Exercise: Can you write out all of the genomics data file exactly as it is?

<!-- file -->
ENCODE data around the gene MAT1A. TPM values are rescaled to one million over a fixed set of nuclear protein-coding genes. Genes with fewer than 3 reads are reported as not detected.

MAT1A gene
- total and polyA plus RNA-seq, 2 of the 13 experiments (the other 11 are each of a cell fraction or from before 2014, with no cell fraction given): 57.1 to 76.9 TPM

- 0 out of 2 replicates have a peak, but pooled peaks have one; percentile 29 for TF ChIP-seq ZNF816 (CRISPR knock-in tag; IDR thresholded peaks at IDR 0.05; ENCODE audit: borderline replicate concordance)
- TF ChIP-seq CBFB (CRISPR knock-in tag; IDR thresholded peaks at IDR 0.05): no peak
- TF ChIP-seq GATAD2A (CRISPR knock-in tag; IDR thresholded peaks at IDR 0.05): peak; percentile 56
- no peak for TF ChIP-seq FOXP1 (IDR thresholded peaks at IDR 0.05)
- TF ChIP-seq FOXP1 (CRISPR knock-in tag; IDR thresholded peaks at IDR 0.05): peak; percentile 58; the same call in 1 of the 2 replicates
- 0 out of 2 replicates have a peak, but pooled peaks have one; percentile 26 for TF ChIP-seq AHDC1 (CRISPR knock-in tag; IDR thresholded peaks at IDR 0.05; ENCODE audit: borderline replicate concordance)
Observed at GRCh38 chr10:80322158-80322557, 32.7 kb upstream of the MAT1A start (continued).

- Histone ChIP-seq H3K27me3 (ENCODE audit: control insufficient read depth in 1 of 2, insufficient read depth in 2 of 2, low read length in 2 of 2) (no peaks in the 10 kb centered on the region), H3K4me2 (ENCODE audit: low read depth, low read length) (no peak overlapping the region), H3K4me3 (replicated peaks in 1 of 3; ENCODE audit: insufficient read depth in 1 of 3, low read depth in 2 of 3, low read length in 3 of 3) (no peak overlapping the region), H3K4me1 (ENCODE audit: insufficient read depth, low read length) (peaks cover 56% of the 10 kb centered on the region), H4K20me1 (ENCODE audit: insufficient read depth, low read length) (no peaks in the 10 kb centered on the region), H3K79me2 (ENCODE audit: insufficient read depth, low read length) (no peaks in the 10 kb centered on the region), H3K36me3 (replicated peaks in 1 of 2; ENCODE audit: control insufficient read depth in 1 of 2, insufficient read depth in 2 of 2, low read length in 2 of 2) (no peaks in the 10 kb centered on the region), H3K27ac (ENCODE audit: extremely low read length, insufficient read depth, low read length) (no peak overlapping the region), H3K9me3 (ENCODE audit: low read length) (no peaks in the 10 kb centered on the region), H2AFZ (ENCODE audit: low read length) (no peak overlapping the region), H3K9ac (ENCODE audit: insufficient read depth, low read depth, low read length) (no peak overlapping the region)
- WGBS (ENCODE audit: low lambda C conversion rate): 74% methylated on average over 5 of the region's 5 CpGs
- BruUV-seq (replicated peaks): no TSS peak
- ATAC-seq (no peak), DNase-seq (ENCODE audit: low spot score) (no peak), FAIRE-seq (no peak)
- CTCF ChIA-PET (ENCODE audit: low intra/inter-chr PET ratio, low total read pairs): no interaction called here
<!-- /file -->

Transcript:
ENCODE data around the gene MAT1A. TPM values are rescaled to one million over a fixed set of nuclear protein-coding genes. Genes with fewer than 3 reads are reported as not detected.

MAT1A gene
- total and polyA plus RNA-seq, 2 of the 13 experiments (the other 11 are each of a cell fraction or from before 2014, with no cell fraction given): 57.1 to 76.9 TPM

- 0 out of 2 replicates have a peak, but pooled peaks have one; percentile 29 for TF ChIP-seq ZNF816 (CRISPR knock-in tag; IDR thresholded peaks at IDR 0.05; ENCODE audit: borderline replicate concordance)
- TF ChIP-seq CBFB (CRISPR knock-in tag; IDR thresholded peaks at IDR 0.05): no peak
- TF ChIP-seq GATAD2A (CRISPR knock-in tag; IDR thresholded peaks at IDR 0.05): peak; percentile 56
- no peak for TF ChIP-seq FOXP1 (IDR thresholded peaks at IDR 0.05)
- TF ChIP-seq FOXP1 (CRISPR knock-in tag; IDR thresholded peaks at IDR 0.05): peak; percentile 58; the same call in 1 of the 2 replicates
- 0 out of 2 replicates have a peak, but pooled peaks have one; percentile 26 for TF ChIP-seq AHDC1 (CRISPR knock-in tag; IDR thresholded peaks at IDR 0.05; ENCODE audit: borderline replicate concordance)
Observed at GRCh38 chr10:80322158-80322557, 32.7 kb upstream of the MAT1A start (continued).

- Histone ChIP-seq H3K27me3 (ENCODE audit: control insufficient read depth in 1 of 2, insufficient read depth in 2 of 2, low read length in 2 of 2) (no peaks in the 10 kb centered on the region), H3K4me2 (ENCODE audit: low read depth, low read length) (no peak overlapping the region), H3K4me3 (replicated peaks in 1 of 3; ENCODE audit: insufficient read depth in 1 of 3, low read depth in 2 of 3, low read length in 3 of 3) (no peak overlapping the region), H3K4me1 (ENCODE audit: insufficient read depth, low read length) (peaks cover 56% of the 10 kb centered on the region), H4K20me1 (ENCODE audit: insufficient read depth, low read length) (no peaks in the 10 kb centered on the region), H3K79me2 (ENCODE audit: insufficient read depth, low read length) (no peaks in the 10 kb centered on the region), H3K36me3 (replicated peaks in 1 of 2; ENCODE audit: control insufficient read depth in 1 of 2, insufficient read depth in 2 of 2, low read length in 2 of 2) (no peaks in the 10 kb centered on the region), H3K27ac (ENCODE audit: extremely low read length, insufficient read depth, low read length) (no peak overlapping the region), H3K9me3 (ENCODE audit: low read length) (no peaks in the 10 kb centered on the region), H2AFZ (ENCODE audit: low read length) (no peak overlapping the region), H3K9ac (ENCODE audit: insufficient read depth, low read depth, low read length) (no peak overlapping the region)
- WGBS (ENCODE audit: low lambda C conversion rate): 74% methylated on average over 5 of the region's 5 CpGs
- BruUV-seq (replicated peaks): no TSS peak
- ATAC-seq (no peak), DNase-seq (ENCODE audit: low spot score) (no peak), FAIRE-seq (no peak)
- CTCF ChIA-PET (ENCODE audit: low intra/inter-chr PET ratio, low total read pairs): no interaction called here